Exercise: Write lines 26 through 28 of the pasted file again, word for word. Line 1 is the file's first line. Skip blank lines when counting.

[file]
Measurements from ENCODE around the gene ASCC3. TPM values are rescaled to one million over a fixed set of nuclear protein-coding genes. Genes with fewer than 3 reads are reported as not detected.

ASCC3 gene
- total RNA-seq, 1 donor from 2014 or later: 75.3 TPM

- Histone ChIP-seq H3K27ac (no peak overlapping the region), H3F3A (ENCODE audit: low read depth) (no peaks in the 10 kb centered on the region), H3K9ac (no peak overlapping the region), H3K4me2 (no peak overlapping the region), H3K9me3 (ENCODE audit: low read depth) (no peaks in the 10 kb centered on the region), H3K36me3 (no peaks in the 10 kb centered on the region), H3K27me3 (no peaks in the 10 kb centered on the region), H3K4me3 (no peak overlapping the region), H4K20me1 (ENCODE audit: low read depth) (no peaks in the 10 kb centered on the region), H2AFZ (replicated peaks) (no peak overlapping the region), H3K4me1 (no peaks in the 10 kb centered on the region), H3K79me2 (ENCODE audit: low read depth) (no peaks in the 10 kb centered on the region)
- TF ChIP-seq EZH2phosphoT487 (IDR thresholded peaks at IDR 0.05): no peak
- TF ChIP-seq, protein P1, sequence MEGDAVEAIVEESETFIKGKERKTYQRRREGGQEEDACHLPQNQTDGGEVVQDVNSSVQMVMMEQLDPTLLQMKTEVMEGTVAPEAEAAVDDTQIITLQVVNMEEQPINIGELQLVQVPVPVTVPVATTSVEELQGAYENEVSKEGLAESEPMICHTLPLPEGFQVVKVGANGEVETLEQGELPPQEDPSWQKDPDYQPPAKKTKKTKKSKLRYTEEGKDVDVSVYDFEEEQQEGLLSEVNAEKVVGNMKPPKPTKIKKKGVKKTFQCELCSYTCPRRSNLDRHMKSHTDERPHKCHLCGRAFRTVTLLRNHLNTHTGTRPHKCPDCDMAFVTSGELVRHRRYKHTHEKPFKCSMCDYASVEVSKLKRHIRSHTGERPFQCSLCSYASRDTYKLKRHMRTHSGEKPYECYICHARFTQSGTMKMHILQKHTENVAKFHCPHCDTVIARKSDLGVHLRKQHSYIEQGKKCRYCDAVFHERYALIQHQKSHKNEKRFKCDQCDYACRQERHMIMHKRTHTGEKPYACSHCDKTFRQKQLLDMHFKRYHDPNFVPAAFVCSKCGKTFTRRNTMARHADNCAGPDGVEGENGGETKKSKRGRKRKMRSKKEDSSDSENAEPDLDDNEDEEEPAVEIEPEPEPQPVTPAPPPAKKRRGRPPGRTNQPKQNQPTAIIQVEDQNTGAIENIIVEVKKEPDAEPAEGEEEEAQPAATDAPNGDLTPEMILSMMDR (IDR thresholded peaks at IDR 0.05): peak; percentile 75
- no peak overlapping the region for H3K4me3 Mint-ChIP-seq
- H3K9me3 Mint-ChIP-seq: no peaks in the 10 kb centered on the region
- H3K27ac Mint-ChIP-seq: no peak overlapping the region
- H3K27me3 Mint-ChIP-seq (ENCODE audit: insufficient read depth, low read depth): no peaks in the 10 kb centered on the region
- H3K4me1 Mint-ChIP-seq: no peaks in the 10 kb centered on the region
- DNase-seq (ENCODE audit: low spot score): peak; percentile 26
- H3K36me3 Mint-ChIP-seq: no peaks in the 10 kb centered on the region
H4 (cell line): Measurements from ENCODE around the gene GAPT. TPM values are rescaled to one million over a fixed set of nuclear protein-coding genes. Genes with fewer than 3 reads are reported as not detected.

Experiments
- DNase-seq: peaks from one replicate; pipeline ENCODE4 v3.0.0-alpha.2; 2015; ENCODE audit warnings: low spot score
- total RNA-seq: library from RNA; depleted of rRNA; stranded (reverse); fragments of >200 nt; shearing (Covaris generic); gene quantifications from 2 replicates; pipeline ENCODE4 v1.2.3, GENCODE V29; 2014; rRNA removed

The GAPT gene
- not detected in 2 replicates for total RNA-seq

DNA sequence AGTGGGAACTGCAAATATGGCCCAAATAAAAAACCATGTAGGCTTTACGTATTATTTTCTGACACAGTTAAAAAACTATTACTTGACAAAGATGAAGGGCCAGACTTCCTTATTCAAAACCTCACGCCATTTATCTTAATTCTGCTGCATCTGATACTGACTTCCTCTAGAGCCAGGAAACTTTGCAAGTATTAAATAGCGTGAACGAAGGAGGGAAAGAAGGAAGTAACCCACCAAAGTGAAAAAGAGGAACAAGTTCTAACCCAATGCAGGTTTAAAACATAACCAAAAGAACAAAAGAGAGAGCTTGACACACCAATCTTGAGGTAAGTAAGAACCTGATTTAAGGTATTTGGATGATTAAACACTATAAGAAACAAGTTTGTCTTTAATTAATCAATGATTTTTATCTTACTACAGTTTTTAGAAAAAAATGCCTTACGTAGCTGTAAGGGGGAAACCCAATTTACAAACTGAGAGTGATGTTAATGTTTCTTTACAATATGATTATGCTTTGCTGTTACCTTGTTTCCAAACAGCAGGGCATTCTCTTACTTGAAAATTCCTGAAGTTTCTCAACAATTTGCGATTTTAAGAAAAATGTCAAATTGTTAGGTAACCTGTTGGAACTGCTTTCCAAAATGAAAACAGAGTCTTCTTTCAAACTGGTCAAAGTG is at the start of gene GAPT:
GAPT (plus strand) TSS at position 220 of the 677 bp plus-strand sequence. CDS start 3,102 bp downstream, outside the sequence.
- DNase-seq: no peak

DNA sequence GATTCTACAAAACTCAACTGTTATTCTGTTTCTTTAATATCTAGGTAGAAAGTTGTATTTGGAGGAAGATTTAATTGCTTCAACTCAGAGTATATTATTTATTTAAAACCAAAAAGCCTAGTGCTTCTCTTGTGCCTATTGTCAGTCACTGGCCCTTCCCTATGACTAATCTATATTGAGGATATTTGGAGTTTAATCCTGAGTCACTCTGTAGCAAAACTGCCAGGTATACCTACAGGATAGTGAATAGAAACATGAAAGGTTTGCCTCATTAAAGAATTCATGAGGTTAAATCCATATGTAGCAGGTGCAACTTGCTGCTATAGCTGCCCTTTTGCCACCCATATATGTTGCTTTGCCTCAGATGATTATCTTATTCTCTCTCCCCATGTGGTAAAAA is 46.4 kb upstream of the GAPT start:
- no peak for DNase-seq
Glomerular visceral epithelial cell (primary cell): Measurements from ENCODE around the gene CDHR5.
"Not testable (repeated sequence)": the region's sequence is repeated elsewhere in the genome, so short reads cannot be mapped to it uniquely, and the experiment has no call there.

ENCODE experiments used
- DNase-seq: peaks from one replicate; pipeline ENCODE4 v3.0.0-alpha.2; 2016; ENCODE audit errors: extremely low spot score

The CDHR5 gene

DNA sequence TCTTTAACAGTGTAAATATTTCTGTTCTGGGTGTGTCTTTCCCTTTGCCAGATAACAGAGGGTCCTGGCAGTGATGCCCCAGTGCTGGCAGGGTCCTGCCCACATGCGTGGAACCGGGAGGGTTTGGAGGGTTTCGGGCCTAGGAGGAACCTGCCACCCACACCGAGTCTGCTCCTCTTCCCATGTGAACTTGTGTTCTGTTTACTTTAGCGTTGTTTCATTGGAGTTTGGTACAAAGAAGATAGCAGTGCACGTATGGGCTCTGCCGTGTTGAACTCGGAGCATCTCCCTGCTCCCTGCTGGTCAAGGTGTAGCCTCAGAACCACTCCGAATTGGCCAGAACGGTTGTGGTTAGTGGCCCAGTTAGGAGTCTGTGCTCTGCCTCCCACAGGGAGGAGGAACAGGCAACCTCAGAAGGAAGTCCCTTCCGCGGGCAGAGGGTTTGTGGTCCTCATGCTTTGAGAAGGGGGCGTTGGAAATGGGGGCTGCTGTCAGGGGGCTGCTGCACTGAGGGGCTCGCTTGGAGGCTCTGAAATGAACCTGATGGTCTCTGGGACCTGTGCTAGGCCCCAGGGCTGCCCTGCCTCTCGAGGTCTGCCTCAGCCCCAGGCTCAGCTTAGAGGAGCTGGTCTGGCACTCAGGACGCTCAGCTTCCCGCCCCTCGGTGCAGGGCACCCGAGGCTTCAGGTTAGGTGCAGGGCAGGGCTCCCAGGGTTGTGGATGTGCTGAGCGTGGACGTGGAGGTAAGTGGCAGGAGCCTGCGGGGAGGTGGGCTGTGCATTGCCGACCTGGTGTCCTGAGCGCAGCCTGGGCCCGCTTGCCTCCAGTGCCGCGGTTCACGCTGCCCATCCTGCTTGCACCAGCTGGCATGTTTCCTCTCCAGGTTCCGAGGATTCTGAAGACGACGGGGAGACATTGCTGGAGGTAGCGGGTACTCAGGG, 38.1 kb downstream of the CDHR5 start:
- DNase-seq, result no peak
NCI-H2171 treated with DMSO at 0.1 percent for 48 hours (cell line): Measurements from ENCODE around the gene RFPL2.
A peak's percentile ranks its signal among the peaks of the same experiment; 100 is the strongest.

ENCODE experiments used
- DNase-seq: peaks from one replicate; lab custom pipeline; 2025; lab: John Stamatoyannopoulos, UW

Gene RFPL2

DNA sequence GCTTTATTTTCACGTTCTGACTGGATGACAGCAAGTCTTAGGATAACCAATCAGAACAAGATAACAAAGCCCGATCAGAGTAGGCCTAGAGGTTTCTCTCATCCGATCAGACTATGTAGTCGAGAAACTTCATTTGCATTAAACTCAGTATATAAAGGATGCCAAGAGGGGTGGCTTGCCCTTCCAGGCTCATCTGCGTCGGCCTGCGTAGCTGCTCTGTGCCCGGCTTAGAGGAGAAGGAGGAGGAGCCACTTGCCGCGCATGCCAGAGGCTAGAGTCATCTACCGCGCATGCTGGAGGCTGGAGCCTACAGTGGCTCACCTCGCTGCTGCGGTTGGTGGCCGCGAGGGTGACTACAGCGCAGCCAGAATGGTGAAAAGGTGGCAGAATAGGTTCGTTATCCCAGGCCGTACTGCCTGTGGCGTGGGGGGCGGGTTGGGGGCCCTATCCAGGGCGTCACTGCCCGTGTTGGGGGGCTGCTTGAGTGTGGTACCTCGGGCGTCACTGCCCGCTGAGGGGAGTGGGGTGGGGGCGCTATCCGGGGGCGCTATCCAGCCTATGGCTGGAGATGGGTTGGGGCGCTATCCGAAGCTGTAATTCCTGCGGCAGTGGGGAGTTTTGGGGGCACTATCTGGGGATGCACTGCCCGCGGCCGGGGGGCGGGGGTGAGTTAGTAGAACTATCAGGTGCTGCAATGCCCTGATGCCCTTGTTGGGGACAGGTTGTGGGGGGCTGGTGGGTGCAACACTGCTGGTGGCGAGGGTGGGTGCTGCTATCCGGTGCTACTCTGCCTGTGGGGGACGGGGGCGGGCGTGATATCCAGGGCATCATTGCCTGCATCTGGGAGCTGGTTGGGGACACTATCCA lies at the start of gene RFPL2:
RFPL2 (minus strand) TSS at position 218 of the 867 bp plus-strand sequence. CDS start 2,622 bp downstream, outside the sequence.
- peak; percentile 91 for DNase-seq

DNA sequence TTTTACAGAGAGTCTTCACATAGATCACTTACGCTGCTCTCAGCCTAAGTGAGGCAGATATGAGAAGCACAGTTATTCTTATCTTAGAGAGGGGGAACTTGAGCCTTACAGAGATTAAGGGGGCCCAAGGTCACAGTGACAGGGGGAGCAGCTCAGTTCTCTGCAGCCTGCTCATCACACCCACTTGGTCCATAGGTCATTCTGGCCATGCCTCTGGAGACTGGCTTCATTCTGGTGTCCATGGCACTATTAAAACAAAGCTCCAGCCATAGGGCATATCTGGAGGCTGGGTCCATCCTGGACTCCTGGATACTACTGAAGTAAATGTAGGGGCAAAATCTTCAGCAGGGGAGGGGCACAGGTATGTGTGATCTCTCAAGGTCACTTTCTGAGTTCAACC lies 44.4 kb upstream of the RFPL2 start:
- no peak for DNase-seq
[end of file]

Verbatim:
"Not testable (repeated sequence)": the region's sequence is repeated elsewhere in the genome, so short reads cannot be mapped to it uniquely, and the experiment has no call there.

ENCODE experiments used
- DNase-seq: peaks from one replicate; pipeline ENCODE4 v3.0.0-alpha.2; 2016; ENCODE audit errors: extremely low spot score